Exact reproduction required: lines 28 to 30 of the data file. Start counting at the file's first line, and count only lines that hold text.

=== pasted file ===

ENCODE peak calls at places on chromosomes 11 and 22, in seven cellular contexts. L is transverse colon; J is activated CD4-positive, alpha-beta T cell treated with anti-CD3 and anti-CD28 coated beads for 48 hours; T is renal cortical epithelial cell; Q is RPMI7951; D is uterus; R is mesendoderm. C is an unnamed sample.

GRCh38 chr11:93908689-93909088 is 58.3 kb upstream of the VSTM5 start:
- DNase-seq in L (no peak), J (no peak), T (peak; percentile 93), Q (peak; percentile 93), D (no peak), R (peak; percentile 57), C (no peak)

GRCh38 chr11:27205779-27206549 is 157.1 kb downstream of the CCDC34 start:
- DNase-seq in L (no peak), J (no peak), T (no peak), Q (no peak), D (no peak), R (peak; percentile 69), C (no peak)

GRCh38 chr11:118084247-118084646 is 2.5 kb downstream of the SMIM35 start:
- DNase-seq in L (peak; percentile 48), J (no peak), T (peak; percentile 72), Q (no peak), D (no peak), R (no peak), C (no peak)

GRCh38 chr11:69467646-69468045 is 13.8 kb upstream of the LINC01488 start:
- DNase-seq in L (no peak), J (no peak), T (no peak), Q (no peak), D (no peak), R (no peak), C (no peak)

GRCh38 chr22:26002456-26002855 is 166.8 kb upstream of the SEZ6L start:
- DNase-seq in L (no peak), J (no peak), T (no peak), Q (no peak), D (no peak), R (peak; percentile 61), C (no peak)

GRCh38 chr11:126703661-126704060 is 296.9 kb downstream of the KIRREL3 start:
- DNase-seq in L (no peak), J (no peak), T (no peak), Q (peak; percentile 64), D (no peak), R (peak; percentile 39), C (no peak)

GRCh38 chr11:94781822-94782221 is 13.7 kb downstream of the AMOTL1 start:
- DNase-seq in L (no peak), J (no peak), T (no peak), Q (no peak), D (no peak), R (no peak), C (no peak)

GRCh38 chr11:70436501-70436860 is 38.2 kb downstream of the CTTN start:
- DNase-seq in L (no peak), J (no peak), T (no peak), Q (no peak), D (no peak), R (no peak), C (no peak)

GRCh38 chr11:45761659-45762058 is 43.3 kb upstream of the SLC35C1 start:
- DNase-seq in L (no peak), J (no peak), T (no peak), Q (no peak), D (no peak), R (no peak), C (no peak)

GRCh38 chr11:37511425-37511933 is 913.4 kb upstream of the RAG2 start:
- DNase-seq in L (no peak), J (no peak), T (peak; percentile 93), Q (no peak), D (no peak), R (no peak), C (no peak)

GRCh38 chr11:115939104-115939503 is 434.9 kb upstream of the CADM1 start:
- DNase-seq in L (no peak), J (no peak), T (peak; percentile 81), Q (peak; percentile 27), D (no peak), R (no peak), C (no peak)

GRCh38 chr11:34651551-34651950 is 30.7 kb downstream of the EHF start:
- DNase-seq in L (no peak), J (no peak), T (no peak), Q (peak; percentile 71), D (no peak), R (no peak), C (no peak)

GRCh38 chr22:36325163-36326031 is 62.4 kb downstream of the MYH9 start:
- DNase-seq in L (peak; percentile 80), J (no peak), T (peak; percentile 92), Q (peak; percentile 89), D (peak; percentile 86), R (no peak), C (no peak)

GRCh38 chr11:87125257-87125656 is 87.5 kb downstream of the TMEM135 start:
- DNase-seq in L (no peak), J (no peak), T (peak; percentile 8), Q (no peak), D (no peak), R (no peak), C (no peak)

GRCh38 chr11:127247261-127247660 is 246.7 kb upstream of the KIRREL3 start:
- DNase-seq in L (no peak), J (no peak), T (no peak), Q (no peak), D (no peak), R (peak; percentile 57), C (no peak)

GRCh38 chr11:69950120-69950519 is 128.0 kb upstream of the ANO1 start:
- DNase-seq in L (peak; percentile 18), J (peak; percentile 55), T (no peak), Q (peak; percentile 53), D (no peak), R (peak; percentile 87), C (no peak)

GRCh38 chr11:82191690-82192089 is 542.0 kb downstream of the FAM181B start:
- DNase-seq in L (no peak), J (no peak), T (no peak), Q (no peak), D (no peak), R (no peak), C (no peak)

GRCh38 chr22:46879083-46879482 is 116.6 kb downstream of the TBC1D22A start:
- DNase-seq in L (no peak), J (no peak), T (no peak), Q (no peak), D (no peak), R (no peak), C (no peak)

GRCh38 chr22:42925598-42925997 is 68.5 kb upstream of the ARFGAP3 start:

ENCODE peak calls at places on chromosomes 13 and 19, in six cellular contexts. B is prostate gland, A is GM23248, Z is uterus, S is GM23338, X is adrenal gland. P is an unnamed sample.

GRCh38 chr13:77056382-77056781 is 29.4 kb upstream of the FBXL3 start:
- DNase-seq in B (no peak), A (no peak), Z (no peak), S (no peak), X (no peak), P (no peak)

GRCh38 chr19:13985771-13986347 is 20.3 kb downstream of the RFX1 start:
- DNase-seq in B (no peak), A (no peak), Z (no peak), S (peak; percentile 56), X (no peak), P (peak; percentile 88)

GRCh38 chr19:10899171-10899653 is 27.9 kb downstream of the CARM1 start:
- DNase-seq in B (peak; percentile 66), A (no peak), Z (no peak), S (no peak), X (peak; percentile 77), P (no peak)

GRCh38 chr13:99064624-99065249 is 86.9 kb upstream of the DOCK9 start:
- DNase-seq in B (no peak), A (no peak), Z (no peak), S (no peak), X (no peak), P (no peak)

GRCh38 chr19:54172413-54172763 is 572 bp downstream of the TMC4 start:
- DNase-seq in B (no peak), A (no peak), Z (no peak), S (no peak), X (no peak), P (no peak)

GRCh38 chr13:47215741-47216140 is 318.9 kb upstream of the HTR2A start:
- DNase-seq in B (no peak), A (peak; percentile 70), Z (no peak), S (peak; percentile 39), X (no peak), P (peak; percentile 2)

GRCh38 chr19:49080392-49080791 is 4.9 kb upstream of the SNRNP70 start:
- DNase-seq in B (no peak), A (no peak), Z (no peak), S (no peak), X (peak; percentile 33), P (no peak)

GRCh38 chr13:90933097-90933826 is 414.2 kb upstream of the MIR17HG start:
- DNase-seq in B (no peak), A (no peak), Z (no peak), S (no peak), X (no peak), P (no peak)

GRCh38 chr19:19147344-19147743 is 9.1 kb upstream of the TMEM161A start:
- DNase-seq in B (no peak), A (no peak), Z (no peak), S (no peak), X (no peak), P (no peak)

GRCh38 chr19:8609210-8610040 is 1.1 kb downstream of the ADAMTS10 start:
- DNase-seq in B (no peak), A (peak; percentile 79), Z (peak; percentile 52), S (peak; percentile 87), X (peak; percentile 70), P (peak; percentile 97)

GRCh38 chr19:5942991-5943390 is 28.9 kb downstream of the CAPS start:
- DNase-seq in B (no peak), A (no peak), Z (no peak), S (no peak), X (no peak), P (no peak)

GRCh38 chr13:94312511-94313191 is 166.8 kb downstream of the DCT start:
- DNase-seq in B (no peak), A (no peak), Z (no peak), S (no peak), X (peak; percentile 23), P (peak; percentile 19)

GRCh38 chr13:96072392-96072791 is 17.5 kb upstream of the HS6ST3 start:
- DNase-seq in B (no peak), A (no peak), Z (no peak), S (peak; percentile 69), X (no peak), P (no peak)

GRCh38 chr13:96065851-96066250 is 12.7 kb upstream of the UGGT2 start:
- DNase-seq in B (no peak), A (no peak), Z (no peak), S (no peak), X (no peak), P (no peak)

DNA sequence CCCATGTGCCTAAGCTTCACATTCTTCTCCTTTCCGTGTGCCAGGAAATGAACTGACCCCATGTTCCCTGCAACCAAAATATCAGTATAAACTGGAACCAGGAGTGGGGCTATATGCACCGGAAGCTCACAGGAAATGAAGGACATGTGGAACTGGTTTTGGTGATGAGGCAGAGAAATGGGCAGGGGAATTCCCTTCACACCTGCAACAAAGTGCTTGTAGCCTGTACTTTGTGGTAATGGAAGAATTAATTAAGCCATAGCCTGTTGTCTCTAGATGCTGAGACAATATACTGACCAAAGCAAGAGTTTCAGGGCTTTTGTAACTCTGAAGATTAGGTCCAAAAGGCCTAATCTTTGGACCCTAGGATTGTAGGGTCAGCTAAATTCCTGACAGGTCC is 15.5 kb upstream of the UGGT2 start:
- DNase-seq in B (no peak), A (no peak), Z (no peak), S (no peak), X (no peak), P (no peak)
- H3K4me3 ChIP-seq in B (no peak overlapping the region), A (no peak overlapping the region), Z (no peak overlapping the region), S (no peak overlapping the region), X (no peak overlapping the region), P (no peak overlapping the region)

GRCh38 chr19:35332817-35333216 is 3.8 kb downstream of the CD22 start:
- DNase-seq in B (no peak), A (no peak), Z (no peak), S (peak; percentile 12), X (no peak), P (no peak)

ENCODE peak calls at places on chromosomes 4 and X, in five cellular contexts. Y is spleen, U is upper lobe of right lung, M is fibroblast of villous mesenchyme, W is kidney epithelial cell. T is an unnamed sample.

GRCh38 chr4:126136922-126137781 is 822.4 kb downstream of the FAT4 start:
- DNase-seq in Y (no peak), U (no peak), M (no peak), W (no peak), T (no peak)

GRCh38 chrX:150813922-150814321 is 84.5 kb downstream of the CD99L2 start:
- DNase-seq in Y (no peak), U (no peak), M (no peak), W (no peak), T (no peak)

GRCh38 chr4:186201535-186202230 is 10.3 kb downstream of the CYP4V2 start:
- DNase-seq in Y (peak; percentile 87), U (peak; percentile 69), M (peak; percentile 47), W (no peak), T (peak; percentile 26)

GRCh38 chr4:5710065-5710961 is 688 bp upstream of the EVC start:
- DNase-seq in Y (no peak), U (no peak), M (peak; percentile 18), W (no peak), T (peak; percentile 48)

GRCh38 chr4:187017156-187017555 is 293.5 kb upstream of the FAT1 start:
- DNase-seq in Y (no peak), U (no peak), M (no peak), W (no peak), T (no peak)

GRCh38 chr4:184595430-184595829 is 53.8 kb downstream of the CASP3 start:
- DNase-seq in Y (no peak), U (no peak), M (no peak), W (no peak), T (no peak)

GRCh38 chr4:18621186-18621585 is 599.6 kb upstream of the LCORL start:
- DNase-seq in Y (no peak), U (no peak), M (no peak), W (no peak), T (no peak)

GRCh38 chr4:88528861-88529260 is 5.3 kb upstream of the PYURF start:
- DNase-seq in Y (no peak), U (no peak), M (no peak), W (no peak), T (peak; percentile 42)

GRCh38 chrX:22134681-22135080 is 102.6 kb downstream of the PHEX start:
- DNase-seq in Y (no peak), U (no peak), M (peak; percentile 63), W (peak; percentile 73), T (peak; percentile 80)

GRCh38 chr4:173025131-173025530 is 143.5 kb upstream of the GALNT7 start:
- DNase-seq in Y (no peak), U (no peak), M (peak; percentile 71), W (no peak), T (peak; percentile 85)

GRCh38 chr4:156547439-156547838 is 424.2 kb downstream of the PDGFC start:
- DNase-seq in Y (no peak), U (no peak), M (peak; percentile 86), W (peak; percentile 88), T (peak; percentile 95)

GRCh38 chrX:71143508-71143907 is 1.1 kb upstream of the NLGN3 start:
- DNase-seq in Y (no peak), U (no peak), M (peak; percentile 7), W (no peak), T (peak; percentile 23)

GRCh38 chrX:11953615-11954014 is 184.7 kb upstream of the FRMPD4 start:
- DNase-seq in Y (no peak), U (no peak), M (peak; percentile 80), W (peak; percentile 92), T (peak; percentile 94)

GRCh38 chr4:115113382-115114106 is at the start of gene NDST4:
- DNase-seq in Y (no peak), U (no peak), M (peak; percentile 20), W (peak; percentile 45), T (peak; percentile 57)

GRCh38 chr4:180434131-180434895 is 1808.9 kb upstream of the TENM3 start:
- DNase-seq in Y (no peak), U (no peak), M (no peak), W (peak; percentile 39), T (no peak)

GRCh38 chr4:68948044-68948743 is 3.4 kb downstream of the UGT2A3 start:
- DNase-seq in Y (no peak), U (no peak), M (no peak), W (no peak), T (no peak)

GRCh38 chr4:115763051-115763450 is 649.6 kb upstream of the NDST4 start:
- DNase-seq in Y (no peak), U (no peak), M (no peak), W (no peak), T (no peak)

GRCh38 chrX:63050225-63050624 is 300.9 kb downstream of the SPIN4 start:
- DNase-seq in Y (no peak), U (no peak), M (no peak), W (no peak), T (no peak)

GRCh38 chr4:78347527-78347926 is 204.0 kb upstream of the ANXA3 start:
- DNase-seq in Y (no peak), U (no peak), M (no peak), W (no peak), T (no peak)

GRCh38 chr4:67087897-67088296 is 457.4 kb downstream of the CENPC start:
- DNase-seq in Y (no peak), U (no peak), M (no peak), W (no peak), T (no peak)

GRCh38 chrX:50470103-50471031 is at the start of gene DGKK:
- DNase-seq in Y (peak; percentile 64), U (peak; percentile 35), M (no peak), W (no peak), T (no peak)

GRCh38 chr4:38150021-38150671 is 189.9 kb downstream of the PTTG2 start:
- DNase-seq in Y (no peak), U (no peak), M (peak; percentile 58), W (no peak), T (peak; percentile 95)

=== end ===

GRCh38 chr11:87125257-87125656 is 87.5 kb downstream of the TMEM135 start:
- DNase-seq in L (no peak), J (no peak), T (peak; percentile 8), Q (no peak), D (no peak), R (no peak), C (no peak)

GRCh38 chr11:127247261-127247660 is 246.7 kb upstream of the KIRREL3 start: